“He (Smith) can stay as long as he wants, Stacy,” Terry said. “It’s up to the board.”

Masks and Protection

After the majority of protesters left to march past the Jackson County Detention Center and through the Power and Light District, Rog and Terry stayed behind with a smaller group of protesters, where conversations continued with varied levels of verbal confrontation.

Another group of KCPD officers came out on the steps of KCPD Headquarters, where Graves talked with protesters regarding reports of assault. He reiterated that no assault had occurred and denied property damage to protesters signs.

“I’ve been out there for how many weeks protecting (protesters),” Graves said. “We’ve been nothing but respectful for you.”

“I wasn’t protected the night I got arrested,” said Misha, an organizer with White Rose Society who was arrested on trespassing charges for crossing the chain fence when the fence first went up at the beginning of September.

Misha also asked Graves why he was not wearing a mask—something that had been asked of Rog as well, to which he responded that “there isn't a mask mandate in this city…(because) we’re outside.” Graves said he doesn’t like masks because “then I have a hard time communicating.”

The current mask mandate states that “all Kansas Citians must wear a face covering or mask while indoors in an area of public accommodation when the physical distancing requirement of 6 feet cannot be met.”

Lack of compliance with mask and other COVID-19 mandates have been a consistent criticism from protesters toward KCPD officers and other city and county officials. Protesters have also repeatedly cited concerns about unmanaged COVID-19 outbreaks in the Jackson County Detention Center.

Cameron Lamb and the BOPC

Ferguson and Graves also discussed the recent Board of Police Commissioners. Graves claimed she and other protesters from outside KCMO had taken up too much space with their comments. Ferguson disagreed, saying that she was present at the meeting to represent the family of Cameron Lamb, who was killed by a KCPD officer in December 2019.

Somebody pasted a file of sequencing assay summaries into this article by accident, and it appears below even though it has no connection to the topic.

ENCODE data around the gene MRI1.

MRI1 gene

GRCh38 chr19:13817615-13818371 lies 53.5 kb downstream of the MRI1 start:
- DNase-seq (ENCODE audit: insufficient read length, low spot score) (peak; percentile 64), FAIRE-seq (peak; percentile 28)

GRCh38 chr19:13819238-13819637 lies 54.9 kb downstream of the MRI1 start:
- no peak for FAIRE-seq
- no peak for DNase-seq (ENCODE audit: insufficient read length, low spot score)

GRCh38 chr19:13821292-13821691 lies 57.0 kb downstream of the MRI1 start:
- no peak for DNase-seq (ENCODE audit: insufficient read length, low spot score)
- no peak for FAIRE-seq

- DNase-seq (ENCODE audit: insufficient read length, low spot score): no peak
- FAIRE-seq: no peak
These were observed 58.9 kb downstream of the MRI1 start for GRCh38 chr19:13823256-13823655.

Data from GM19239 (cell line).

Graves asked Ferguson why Lamb’s family didn’t just show up themselves.

Ferguson later reiterated that she has been advocating for justice for Lamb since his death, and that it shouldn’t matter that she currently lives in Kansas because of her job—and that she might not even live in Kansas much longer.

“Graves might have to answer to me in the future,” she said. “So he might want to watch himself.”

Graves also told Ferguson that she didn’t understand Lamb’s case, asking if she’d seen his file and commenting, “I can tell that you’re talking about things you haven’t read about.”

Ferguson called Graves’ comments “oxymoronish,” noting that Graves should know that the public has not been given access to those files. She then discussed Lamb’s death, including her own conversations with eyewitnesses about Lamb’s actions. She said his only crime the day of his death had been chasing his girlfriend in her car, and that he had later deescalated the situation himself by going home.

Ferguson said Lamb even told his friend, who had asked about the police helicopters overhead, “They’re not here for me.”

“They (police) planted a gun in a hand that Cameron would not have been capable of firing a gun with,” she added, noting that he was missing part of his index finger on the hand police found a gun in, and that he had nerve damage that would have prevented him from shooting with that hand.

Egg Thrown at Protesters

While the smaller group of protesters remained in discussion with Rog, Terry, and KCPD officers outside police headquarters, the majority of the protesters marched their normal route past Jackson County Detention Center and through the Power and Light district.

On their way back, protesters said someone threw an egg from a balcony and a car revved its engine as if about to drive through protesters, among other threats.

Ryan Sorrell of Black Rainbow estimated eight incidents of third-party hostility on just that evening. He said he thought the election was probably the immediate reason for the increase in incidents, but that he sees it tied to a much larger issue.

“People are incredibly emboldened…there is racial resentment, white supremacy—it was validated by the election,” he said. “It’s been building for 400 years.

Published on: 11/8/2020